by Midnight Freemasons Founder
Todd E. Creason
"So help me God, and keep me steadfast in the due
performance of the same."
We've all heard that phrase in our Lodges before. It is with those words we take a solemn oath--and then we kiss the Holy Bible. It's been a Masonic tradition for a long time. It has long been held that George Washington
took that Masonic tradition with him when he was sworn in as President of the
United States. He added the words
"so help me God" to the end of his oath of office, and then kissed
the Holy Bible--a Masonic altar Bible that was provided by St. John's Lodge No.
1 in New York no less. And according to
tradition, every United States President has added those four words "so
help me God" to the end of their oath of office ever since. It's a great story. But there's a couple problems with that
Most of us know that the words "so help me God" are not
part of the oath as it's presented in the Constitution. Those words were added later, and are
considered the President-elect's option to use or exclude. The fact that the tradition started with
George Washington is also been questioned.
Those four words were in use as part of the oath in federal courtrooms at that time,
so it was common practice when Washington was sworn in.
But, there is no evidence that Washington added
those four words to his Presidential oath of office. Comte de Moustier, the French foreign
minister, attended the event, and in a long letter recorded the oath verbatim--he did not include the words "so help me God" in his account. And for Washington, a man who presided over
the Constitutional Convention in 1787, it would have been out of character for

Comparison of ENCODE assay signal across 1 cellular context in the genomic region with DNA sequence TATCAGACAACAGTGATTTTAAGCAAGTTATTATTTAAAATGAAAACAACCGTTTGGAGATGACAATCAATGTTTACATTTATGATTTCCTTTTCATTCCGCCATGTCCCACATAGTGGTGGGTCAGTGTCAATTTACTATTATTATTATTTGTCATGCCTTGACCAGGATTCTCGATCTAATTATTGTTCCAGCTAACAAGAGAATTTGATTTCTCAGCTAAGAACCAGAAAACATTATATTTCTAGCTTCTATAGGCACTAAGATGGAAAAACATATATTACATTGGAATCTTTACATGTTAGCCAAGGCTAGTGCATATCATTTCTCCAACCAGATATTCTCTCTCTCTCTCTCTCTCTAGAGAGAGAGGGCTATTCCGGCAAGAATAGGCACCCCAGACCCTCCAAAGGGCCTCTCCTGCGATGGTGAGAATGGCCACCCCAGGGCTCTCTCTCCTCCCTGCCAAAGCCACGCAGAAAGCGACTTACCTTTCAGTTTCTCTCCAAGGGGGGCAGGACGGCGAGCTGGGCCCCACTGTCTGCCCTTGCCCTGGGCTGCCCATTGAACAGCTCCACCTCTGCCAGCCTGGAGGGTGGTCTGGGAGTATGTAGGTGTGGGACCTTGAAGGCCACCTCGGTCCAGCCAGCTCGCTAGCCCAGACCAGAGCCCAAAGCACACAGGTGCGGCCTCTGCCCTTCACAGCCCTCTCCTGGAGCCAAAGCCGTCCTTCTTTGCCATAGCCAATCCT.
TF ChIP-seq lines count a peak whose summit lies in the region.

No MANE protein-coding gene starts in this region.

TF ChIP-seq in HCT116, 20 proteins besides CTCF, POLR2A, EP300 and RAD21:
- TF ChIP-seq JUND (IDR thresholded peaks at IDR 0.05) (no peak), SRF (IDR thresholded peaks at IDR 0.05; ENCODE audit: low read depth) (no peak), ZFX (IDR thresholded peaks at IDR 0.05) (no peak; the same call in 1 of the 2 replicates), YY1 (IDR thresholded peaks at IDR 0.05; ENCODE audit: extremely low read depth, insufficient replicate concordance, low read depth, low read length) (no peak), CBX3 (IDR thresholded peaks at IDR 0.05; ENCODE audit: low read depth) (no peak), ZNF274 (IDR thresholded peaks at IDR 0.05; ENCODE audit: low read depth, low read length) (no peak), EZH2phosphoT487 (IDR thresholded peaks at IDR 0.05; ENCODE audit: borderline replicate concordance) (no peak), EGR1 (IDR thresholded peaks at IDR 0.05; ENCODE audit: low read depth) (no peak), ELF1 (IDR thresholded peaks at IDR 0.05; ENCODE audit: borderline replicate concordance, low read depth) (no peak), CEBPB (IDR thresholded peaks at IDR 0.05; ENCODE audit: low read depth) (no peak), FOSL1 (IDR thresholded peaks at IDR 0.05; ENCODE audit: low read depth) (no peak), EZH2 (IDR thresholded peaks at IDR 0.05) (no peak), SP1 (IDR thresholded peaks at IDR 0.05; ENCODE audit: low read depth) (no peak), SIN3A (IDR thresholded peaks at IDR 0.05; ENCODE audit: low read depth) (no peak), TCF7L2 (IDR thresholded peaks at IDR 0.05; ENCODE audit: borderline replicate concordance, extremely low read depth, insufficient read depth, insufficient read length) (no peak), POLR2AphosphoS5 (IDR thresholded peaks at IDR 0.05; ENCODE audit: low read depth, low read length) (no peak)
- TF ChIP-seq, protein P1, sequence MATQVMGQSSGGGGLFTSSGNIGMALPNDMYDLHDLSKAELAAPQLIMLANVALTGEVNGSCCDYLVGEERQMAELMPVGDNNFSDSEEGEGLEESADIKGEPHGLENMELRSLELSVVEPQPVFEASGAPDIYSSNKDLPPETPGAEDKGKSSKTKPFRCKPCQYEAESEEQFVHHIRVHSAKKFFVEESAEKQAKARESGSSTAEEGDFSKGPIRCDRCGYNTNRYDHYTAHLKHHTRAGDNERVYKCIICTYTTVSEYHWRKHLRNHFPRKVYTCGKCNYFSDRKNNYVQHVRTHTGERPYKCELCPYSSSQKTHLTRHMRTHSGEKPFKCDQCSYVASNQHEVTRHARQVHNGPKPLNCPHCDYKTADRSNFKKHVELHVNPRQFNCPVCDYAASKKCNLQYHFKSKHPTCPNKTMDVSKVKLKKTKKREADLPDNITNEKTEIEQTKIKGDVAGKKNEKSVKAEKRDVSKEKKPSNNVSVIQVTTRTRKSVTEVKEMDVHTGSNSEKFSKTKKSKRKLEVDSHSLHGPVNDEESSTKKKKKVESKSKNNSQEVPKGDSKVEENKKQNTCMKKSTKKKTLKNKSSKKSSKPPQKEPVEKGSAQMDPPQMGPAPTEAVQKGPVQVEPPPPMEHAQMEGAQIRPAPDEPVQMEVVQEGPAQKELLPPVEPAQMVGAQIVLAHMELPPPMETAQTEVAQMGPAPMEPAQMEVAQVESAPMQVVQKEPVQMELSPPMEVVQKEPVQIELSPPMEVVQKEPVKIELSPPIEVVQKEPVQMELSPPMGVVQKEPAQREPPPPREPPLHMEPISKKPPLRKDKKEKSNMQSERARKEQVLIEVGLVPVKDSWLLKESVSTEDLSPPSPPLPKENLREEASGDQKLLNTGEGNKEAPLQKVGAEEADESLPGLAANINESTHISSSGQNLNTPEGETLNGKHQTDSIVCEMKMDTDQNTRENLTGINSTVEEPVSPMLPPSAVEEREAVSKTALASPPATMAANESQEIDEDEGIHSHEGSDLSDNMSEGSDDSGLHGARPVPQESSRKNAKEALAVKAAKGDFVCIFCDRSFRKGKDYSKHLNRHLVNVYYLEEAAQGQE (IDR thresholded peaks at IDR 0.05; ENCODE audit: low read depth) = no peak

him to have changed those words recorded in the Constitution.
|The Washington Bible|
So did George Washington kiss the Bible? We don't know that for sure either, but it is
less hotly debated than whether or not he said "so help me God" at
the end of the oath. The source of much
of this legend of the Washington inaugural came into existence 60 years after the event, and can be
attributed to Washington Irving. Irving,
as we all know, knew how to tell a story as we may remember from his famous
stories "Rip Van Winkle" and "The Legend of Sleepy
So did Washington say "so help me God" and kiss the
Bible? We don't really know. He may have done one, or the other, or
neither. Maybe he did both. Or perhaps it was a great story shared by a
great storyteller, Washington Irving.
However, I like to think he did.
He was a Freemason, and as we all know those traditions become ingrained
in us. It becomes habit. How many of us have accidentally said
"so mote it be" after a prayer in our church on Sunday morning? I have.
History very often misses the small details in very important
events--especially small details that are familiar or commonplace by those
attending. Until we figure out time
travel and go back and watch the event, we'll never know for sure. Either way, it's either a great story about the
great man George Washington, or it's a great story written by a great man Washington Irving. Take your pick.
What we do know, is the first real evidence that the phrase
"so help me God" was used in the Presidential oath was in September
1881 when Chester Arthur was inaugurated.
There's no question about it--he said it. Whether anyone did prior to Chester Arthur is
anybody's guess. However, we also know
without question, that those optional words "so help me God" have been
used by every President* since Chester Arthur, including our most recent President, Donald
And that's the truth as I know it . . . So help me God
*There is one possible exception. Teddy Roosevelt according to one source was reported to have said "and thus I swear" rather than "so help me God."
Todd E. Creason, 33°, FMLR is the Founder of the Midnight
Freemasons blog and is a regular contributor. He is the award winning
author of several books and novels, including the Famous
American Freemasons series. He is the author of the From Labor to Refreshment
blog. He is the Worshipful Master of Homer Lodge No. 199 and
a Past Master of Ogden Lodge No. 754, where is currently serves as Secretary. He is the Sovereign Master of the Eastern Illinois Council No. 356 Allied
Masonic Degrees. He is a Fellow at the Missouri Lodge of Research. (FMLR) and a charter member of a new Illinois Royal Arch Chapter, Admiration Chapter
U.D. You can contact him at: firstname.lastname@example.org